Mathematics Stack Exchange is a question and answer site for people studying math at any level and professionals in related fields. It's 100% free, no registration required.

Sign up
Here's how it works:
  1. Anybody can ask a question
  2. Anybody can answer
  3. The best answers are voted up and rise to the top

I am reading the following paper:

It comes to the following claim: If $p$ is a prime number, and $Z$ is a multivariate polynomial, then:

$Z$ is zero modulo $p^{e+1}$ iff Z is zero modulo $P$ and $Z \choose p$ is zero modulo $p^e$ where $Z \choose p $ denotes the sum of all possible products of $p$ terms from $Z$ (we avoid using coefficients in writing $Z$ as sum of monomial terms, and repeat terms if necessary)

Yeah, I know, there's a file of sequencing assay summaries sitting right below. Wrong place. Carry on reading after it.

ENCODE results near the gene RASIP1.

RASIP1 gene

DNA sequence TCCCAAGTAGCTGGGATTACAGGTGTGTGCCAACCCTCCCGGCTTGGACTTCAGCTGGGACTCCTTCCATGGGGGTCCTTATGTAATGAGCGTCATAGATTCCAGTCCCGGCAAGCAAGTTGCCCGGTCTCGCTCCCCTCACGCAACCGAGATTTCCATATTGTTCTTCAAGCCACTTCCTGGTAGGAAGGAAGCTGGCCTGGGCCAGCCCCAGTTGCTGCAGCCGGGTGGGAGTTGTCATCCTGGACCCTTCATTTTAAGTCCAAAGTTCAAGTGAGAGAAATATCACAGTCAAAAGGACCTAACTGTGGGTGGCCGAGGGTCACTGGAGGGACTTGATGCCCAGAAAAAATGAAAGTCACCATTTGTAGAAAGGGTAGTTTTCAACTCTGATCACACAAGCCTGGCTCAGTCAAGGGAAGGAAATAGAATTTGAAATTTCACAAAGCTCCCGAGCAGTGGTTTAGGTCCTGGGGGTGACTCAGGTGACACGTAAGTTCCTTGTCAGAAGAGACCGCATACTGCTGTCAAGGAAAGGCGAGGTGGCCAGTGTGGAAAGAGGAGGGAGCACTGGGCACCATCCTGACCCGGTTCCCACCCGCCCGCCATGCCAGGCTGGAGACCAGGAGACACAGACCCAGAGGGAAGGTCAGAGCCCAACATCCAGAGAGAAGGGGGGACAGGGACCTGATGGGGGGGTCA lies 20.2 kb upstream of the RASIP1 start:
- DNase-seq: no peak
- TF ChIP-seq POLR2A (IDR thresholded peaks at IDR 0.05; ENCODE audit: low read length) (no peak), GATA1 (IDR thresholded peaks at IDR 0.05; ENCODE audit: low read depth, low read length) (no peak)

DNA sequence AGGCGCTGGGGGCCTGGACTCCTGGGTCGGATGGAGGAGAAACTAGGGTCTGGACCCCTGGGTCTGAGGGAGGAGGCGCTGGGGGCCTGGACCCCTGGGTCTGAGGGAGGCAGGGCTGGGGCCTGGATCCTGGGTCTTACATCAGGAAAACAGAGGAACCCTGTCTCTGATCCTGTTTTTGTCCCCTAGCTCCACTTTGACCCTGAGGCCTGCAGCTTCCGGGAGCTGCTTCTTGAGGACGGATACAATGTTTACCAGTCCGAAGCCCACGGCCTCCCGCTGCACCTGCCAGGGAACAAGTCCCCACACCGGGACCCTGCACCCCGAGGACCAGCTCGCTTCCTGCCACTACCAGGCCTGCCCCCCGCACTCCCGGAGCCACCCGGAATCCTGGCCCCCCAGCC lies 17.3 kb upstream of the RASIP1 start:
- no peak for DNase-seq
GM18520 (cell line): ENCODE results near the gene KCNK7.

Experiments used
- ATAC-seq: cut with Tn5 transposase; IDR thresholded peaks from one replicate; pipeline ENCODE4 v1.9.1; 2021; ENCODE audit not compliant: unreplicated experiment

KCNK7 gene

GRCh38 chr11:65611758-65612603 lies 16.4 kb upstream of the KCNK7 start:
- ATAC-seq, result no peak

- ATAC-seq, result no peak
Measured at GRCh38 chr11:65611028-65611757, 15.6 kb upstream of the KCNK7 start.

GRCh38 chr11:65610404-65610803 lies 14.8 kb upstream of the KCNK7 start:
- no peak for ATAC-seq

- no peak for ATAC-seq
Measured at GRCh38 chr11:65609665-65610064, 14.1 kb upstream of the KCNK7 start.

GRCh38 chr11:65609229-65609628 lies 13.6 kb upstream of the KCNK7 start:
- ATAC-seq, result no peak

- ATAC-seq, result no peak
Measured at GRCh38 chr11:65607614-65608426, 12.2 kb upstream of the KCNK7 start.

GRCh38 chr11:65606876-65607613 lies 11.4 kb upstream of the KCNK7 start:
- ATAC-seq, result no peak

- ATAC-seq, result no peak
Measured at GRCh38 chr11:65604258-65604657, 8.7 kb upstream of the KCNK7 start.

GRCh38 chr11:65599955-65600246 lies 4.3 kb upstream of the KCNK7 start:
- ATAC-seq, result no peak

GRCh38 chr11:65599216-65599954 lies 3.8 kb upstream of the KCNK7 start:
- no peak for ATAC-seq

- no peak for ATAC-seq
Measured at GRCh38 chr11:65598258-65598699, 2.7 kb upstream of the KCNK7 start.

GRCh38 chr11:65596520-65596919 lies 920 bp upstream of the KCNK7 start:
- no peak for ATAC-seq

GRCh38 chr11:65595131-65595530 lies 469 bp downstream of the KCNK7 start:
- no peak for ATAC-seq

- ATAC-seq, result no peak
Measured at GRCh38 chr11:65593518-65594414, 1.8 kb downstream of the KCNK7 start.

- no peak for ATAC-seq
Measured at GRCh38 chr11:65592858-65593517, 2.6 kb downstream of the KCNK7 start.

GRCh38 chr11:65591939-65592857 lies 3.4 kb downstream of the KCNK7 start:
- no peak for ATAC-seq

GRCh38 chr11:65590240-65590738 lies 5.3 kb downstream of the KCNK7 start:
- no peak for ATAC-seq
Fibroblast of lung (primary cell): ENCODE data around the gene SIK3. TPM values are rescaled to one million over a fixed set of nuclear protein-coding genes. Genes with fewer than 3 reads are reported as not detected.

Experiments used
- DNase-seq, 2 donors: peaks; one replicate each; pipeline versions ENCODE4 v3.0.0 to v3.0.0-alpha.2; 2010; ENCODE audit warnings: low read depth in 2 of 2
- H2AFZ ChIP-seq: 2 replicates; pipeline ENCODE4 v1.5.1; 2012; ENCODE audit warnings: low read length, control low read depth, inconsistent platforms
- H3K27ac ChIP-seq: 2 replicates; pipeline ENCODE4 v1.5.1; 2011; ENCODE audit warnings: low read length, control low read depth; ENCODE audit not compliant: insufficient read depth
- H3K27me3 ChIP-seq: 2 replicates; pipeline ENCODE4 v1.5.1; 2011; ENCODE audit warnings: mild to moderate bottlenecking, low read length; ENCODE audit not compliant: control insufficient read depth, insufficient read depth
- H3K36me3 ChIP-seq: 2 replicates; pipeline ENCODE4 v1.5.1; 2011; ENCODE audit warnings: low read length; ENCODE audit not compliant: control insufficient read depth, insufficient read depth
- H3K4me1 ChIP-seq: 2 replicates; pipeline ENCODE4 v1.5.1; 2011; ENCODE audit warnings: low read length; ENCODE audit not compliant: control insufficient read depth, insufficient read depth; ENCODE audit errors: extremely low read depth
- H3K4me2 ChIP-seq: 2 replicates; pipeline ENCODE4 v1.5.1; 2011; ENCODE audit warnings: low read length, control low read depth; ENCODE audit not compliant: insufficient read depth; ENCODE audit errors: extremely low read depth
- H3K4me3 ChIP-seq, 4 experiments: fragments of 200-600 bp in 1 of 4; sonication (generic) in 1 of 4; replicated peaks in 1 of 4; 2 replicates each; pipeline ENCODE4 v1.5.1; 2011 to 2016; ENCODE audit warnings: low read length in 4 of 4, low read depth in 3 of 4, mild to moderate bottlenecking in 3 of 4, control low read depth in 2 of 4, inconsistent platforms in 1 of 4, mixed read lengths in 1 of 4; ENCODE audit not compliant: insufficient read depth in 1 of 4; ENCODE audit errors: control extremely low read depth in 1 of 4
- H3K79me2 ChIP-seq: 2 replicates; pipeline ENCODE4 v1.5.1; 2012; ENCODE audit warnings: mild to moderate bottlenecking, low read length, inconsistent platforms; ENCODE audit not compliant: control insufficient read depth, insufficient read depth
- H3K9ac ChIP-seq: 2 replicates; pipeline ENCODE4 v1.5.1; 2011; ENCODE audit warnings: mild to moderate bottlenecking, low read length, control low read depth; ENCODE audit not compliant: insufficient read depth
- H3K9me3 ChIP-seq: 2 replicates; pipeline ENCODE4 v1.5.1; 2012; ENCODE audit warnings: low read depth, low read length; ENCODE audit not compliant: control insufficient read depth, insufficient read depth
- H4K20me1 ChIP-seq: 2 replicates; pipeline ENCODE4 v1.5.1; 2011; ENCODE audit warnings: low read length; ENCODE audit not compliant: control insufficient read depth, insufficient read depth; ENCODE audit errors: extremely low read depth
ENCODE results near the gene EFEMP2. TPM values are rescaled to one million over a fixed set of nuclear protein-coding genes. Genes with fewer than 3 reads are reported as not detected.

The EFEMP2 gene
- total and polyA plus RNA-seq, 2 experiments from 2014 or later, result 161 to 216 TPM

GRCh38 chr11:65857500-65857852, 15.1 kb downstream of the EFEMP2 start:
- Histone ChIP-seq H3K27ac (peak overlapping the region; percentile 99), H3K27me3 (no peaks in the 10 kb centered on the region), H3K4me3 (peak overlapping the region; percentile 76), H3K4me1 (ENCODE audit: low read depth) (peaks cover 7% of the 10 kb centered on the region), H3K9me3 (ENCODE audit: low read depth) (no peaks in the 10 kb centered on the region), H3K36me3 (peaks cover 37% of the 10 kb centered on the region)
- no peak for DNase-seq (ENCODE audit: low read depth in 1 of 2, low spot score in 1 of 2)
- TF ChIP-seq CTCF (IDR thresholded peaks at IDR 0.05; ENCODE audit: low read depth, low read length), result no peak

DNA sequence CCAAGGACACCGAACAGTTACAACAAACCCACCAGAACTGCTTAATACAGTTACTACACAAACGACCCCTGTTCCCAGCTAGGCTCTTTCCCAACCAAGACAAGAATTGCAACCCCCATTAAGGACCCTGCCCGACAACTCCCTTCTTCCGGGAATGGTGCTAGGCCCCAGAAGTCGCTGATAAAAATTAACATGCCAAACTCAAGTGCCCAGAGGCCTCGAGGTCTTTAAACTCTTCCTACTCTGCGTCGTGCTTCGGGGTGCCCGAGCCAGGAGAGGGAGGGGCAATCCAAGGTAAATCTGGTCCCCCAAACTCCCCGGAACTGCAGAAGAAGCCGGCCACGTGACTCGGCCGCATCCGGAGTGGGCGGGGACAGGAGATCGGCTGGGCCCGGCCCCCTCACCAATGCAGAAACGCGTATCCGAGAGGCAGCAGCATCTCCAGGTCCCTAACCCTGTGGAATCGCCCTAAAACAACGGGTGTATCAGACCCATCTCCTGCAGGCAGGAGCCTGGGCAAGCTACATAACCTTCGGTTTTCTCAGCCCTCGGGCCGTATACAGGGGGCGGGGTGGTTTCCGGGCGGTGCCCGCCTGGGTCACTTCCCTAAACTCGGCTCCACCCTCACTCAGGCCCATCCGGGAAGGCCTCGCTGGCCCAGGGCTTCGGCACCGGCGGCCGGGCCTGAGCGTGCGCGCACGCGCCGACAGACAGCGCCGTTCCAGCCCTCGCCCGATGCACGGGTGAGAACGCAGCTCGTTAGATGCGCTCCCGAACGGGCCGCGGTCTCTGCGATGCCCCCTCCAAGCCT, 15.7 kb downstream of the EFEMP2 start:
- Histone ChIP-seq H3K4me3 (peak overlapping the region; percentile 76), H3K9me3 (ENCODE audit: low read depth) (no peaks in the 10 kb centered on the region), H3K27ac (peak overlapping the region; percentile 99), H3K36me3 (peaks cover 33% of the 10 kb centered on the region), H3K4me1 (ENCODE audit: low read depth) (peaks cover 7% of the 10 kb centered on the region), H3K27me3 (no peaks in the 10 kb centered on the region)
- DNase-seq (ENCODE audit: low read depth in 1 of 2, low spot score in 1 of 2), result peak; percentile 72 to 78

I fail to see why this is correct.

The "modulo P" is most likely a typo and they mean "modulo p", but P is used in the paper to describes polynomials, so maybe I'm missing something.

share|cite|improve this question
Can you give the page and section numbers for the claim? – Srivatsan Nov 8 '11 at 16:35
Lemma 1, page 5. Thanks. – Gadi A Nov 9 '11 at 8:36

Your Answer


By posting your answer, you agree to the privacy policy and terms of service.

Browse other questions tagged or ask your own question.